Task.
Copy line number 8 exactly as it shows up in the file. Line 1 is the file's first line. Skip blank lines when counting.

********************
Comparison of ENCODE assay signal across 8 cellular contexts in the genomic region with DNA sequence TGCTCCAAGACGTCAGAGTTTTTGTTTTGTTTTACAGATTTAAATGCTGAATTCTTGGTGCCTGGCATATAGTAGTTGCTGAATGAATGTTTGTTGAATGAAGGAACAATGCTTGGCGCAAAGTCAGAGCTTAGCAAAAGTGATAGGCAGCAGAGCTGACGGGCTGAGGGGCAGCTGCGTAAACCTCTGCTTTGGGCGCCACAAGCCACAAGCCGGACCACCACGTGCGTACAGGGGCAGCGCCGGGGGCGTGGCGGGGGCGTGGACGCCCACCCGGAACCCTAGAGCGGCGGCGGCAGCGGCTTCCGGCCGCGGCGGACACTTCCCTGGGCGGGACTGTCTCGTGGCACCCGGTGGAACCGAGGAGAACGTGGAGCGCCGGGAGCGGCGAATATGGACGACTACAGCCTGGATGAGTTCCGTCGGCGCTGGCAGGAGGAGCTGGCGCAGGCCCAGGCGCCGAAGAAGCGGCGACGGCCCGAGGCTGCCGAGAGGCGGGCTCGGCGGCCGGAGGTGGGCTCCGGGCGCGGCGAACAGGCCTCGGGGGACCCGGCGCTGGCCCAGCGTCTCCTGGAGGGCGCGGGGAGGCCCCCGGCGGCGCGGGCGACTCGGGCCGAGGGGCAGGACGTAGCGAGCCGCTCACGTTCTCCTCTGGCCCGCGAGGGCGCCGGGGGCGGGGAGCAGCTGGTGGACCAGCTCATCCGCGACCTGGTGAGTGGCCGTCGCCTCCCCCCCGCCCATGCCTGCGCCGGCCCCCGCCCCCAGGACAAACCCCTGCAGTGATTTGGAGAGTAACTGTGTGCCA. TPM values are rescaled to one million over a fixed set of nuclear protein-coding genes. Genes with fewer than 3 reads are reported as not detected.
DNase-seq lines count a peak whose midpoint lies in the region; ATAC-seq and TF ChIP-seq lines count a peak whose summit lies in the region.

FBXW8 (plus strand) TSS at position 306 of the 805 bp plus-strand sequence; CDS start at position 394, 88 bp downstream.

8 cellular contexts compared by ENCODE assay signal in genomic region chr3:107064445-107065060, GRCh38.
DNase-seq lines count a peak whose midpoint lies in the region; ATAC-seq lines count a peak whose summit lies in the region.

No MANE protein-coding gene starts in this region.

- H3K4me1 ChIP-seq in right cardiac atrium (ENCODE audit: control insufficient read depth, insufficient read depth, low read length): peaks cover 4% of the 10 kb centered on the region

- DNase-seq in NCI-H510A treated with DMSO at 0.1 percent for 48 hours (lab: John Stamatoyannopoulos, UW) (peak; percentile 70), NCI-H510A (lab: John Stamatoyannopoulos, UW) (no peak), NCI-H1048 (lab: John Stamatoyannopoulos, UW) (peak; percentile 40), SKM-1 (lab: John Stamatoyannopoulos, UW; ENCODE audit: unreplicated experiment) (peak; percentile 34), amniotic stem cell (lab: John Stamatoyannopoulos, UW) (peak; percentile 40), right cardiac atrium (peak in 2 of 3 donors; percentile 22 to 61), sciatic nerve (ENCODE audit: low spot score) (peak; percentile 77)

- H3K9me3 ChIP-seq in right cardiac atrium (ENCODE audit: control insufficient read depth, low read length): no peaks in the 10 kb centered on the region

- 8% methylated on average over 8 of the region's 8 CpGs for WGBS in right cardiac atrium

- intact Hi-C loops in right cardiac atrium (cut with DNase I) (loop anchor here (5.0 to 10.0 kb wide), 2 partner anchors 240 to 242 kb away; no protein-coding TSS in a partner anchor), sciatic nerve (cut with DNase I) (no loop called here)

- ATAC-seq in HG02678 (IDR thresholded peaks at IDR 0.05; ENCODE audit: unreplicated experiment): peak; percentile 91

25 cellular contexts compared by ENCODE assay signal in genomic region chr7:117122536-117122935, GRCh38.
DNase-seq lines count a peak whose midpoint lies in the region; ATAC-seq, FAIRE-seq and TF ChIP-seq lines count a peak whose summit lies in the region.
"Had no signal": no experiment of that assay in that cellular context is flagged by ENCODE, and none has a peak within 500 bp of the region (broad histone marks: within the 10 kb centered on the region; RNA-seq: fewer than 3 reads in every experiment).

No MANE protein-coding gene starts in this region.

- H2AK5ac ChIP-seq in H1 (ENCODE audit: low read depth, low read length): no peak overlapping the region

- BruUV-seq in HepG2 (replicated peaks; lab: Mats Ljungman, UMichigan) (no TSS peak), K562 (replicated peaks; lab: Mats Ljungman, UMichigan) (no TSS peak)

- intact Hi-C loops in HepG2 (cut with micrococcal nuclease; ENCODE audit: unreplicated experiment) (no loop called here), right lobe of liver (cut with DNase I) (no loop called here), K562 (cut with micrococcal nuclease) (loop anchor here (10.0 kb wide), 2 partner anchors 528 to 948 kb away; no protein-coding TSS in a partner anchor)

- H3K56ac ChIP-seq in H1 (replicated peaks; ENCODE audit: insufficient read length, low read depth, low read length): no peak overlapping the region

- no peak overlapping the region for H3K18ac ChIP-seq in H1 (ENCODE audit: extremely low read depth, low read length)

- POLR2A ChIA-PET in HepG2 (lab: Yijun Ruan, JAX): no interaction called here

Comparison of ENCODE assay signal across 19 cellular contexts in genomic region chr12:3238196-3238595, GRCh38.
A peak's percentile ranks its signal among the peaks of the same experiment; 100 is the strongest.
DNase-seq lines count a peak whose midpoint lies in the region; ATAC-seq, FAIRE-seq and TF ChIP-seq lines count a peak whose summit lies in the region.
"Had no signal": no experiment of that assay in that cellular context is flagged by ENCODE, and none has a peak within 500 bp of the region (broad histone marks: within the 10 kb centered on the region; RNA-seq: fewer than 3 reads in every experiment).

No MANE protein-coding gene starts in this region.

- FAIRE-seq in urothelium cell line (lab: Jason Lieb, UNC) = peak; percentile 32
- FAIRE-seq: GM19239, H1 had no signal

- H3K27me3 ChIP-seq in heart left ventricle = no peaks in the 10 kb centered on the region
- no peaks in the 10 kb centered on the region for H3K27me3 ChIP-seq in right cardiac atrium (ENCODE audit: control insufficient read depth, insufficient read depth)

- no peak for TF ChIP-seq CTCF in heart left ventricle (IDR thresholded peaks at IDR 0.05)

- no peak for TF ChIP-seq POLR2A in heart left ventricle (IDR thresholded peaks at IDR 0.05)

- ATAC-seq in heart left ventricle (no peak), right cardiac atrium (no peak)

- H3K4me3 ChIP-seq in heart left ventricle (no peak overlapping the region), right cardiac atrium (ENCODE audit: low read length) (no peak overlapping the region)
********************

- DNase-seq in NCI-H510A treated with DMSO at 0.1 percent for 48 hours (lab: John Stamatoyannopoulos, UW) (peak; percentile 70), NCI-H510A (lab: John Stamatoyannopoulos, UW) (no peak), NCI-H1048 (lab: John Stamatoyannopoulos, UW) (peak; percentile 40), SKM-1 (lab: John Stamatoyannopoulos, UW; ENCODE audit: unreplicated experiment) (peak; percentile 34), amniotic stem cell (lab: John Stamatoyannopoulos, UW) (peak; percentile 40), right cardiac atrium (peak in 2 of 3 donors; percentile 22 to 61), sciatic nerve (ENCODE audit: low spot score) (peak; percentile 77)